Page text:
It must feel GREAT to prepare your plate and be eager to dig into the Thanksgiving goodies, only to have someone question how much you are going to eat, right? Wrong!   The solution to this rude comment is easy: mind your business.  If a person has a plate full of food, and they fixed the plate themselves, then they already know how much food is on the plate.  Whether they intend to eat it all or not, is at their personal discretion.   If you are truly concerned about their health, then you can always pull them to the side at a more appropriate time and share your concerns in a positive, loving conversation.  Putting them on the spot at the dinner table is definitely not going to solve any health issues.  It is more likely to hurt than help.

“I thought you were supposed to be on a diet”

This statement is different than the preceding one because it is not just about embarrassment but also guilt.  Maybe your loved one has shared with you that they have made the decision to eat healthier.  We all know that Thanksgiving is the day that most of us allow our selves to over indulge at the dinner table. Allow them the moment of indulgence. It is perfectly okay for them to join in the family festivities for the day, and that includes having a slice of pumpkin pie after dinner.  Healthy choices should be rooted in loving ourselves first and embarrassment or guilt are not going to help your loved one be successful in their life choices.  A loving, positive action would be to suggest a family walk after dinner.  It is a great way to be supportive and help the entire family stay health focused together, even in the midst of momentary indulgence.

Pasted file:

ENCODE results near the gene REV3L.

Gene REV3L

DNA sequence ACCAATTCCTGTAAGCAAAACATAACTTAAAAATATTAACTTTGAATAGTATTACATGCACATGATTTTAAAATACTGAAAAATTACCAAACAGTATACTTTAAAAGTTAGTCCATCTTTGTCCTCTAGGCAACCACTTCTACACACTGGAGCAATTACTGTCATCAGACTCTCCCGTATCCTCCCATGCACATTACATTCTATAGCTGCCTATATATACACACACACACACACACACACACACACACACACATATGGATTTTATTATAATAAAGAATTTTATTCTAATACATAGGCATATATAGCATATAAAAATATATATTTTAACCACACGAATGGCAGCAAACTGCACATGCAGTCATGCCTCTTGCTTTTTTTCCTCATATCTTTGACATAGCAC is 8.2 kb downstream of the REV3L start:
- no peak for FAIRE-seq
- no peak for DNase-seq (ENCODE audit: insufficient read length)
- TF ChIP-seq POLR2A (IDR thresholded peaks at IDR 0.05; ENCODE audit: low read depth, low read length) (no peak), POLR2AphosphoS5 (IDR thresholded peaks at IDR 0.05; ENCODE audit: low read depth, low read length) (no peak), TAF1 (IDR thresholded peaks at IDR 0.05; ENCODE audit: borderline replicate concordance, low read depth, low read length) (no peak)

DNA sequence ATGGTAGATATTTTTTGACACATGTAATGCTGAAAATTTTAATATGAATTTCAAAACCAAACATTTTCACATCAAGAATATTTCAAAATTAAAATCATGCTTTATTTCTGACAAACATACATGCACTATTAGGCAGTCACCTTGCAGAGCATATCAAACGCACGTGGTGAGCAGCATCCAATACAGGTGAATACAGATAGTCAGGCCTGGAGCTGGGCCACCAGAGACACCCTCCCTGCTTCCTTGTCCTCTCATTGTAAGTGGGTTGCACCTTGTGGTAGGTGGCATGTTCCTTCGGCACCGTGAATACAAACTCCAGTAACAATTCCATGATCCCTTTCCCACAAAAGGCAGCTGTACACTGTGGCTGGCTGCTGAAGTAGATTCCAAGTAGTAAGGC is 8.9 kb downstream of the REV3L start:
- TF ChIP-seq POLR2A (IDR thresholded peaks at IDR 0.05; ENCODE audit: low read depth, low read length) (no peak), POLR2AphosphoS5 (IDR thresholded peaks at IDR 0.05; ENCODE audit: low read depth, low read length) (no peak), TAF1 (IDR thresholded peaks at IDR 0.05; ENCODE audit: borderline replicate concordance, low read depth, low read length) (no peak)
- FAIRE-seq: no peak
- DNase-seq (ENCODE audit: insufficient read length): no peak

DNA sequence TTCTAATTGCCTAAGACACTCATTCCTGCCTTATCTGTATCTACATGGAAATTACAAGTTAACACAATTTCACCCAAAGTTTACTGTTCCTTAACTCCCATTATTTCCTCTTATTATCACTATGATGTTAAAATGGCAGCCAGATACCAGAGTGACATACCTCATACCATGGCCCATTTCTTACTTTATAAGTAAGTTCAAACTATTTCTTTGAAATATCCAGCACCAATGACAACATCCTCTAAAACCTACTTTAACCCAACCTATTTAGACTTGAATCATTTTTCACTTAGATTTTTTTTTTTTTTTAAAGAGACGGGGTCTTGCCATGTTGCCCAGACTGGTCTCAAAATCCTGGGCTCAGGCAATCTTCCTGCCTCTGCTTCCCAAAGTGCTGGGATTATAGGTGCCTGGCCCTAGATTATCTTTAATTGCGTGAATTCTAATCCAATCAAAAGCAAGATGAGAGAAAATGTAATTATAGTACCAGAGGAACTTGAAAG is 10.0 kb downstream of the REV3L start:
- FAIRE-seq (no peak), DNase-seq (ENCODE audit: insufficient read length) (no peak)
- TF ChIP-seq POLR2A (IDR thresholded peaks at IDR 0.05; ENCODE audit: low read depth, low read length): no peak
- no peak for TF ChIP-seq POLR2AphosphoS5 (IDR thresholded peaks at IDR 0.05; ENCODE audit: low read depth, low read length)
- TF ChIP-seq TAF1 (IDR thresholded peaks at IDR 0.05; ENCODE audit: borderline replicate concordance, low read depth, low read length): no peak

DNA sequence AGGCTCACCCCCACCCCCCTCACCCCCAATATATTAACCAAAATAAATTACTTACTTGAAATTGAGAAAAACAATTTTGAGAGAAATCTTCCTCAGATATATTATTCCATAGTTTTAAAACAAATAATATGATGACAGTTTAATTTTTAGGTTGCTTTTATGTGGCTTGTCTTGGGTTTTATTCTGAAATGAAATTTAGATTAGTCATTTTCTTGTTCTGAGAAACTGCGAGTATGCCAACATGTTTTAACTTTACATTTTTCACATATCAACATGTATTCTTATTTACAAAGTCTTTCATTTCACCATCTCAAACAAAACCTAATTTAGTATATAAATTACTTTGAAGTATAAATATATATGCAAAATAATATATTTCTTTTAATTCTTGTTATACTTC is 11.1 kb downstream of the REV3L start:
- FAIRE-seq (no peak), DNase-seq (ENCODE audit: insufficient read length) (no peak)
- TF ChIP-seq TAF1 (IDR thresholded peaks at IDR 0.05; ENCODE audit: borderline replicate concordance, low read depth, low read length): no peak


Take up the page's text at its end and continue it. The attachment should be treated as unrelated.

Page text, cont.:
“You don’t have any kids yet? What are you waiting on?”

So you’re sitting around after Thanksgiving dinner and the children are running around or playing near by and the conversation begins about the new babies in the family and how much everyone has grown.  Then, someone makes a comment to the relative (male or female) with no children, asking them why they have decided not to procreate yet.  This seems like a harmless comment right? Well, actually it can be quite uncomfortable for some.  The fact is that your loved one may be challenged by body issues such as infertility, miscarriage, or even be trying to conceive. Also, not everyone has chosen the traditional “family” path for their lives.  Single people are choosing to adopt. Gay and lesbian couples are using alternative methods also.   Since the topics of fertility and conception are quite sensitive and private to most people (both male and female) they are not often shared or discussed as readily with friends and family.  So, try to be sensitive  and aware to the life journey that others have, before commenting.

“What in the world do you have on?”